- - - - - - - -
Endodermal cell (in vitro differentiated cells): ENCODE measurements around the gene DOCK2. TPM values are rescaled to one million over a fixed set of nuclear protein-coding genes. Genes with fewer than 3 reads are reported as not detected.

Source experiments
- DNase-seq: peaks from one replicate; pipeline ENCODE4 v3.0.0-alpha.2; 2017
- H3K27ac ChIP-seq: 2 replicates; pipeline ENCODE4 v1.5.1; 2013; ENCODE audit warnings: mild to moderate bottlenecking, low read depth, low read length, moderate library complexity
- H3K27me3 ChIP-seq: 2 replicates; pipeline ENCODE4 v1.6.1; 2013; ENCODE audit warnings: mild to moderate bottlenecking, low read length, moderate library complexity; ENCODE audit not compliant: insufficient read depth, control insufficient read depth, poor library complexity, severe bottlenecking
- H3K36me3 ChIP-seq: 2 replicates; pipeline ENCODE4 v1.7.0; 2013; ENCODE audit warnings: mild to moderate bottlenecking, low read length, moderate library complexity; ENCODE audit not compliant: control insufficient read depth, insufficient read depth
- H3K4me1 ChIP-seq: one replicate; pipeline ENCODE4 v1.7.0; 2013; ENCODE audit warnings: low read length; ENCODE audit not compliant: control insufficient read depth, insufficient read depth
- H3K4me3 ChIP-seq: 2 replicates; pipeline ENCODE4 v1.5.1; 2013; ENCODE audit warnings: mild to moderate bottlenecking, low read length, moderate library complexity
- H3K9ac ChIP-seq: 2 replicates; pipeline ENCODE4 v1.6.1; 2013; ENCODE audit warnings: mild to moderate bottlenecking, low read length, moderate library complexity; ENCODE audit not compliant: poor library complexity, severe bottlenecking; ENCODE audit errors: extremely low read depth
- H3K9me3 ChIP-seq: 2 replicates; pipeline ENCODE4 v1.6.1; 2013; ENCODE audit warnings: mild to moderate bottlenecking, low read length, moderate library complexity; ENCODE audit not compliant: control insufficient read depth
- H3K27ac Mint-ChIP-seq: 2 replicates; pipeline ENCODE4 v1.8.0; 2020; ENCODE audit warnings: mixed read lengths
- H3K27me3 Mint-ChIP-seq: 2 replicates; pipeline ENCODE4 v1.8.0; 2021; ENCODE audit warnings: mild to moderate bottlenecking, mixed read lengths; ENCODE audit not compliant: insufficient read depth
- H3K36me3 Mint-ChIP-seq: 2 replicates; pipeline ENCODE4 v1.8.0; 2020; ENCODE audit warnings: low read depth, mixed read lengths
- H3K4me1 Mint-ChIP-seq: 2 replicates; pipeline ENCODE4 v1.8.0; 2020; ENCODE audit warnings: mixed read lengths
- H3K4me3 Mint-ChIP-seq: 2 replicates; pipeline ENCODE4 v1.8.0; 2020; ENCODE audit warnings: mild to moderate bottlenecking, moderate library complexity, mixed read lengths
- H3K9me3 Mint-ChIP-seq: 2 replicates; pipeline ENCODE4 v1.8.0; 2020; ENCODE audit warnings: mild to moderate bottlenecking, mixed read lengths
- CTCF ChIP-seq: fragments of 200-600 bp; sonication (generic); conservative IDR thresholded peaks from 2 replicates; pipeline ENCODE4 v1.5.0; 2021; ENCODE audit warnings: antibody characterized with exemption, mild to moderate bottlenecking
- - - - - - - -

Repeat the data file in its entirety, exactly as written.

Endodermal cell (in vitro differentiated cells): ENCODE measurements around the gene DOCK2. TPM values are rescaled to one million over a fixed set of nuclear protein-coding genes. Genes with fewer than 3 reads are reported as not detected.

Source experiments
- DNase-seq: peaks from one replicate; pipeline ENCODE4 v3.0.0-alpha.2; 2017
- H3K27ac ChIP-seq: 2 replicates; pipeline ENCODE4 v1.5.1; 2013; ENCODE audit warnings: mild to moderate bottlenecking, low read depth, low read length, moderate library complexity
- H3K27me3 ChIP-seq: 2 replicates; pipeline ENCODE4 v1.6.1; 2013; ENCODE audit warnings: mild to moderate bottlenecking, low read length, moderate library complexity; ENCODE audit not compliant: insufficient read depth, control insufficient read depth, poor library complexity, severe bottlenecking
- H3K36me3 ChIP-seq: 2 replicates; pipeline ENCODE4 v1.7.0; 2013; ENCODE audit warnings: mild to moderate bottlenecking, low read length, moderate library complexity; ENCODE audit not compliant: control insufficient read depth, insufficient read depth
- H3K4me1 ChIP-seq: one replicate; pipeline ENCODE4 v1.7.0; 2013; ENCODE audit warnings: low read length; ENCODE audit not compliant: control insufficient read depth, insufficient read depth
- H3K4me3 ChIP-seq: 2 replicates; pipeline ENCODE4 v1.5.1; 2013; ENCODE audit warnings: mild to moderate bottlenecking, low read length, moderate library complexity
- H3K9ac ChIP-seq: 2 replicates; pipeline ENCODE4 v1.6.1; 2013; ENCODE audit warnings: mild to moderate bottlenecking, low read length, moderate library complexity; ENCODE audit not compliant: poor library complexity, severe bottlenecking; ENCODE audit errors: extremely low read depth
- H3K9me3 ChIP-seq: 2 replicates; pipeline ENCODE4 v1.6.1; 2013; ENCODE audit warnings: mild to moderate bottlenecking, low read length, moderate library complexity; ENCODE audit not compliant: control insufficient read depth
- H3K27ac Mint-ChIP-seq: 2 replicates; pipeline ENCODE4 v1.8.0; 2020; ENCODE audit warnings: mixed read lengths
- H3K27me3 Mint-ChIP-seq: 2 replicates; pipeline ENCODE4 v1.8.0; 2021; ENCODE audit warnings: mild to moderate bottlenecking, mixed read lengths; ENCODE audit not compliant: insufficient read depth
- H3K36me3 Mint-ChIP-seq: 2 replicates; pipeline ENCODE4 v1.8.0; 2020; ENCODE audit warnings: low read depth, mixed read lengths
- H3K4me1 Mint-ChIP-seq: 2 replicates; pipeline ENCODE4 v1.8.0; 2020; ENCODE audit warnings: mixed read lengths
- H3K4me3 Mint-ChIP-seq: 2 replicates; pipeline ENCODE4 v1.8.0; 2020; ENCODE audit warnings: mild to moderate bottlenecking, moderate library complexity, mixed read lengths
- H3K9me3 Mint-ChIP-seq: 2 replicates; pipeline ENCODE4 v1.8.0; 2020; ENCODE audit warnings: mild to moderate bottlenecking, mixed read lengths
- CTCF ChIP-seq: fragments of 200-600 bp; sonication (generic); conservative IDR thresholded peaks from 2 replicates; pipeline ENCODE4 v1.5.0; 2021; ENCODE audit warnings: antibody characterized with exemption, mild to moderate bottlenecking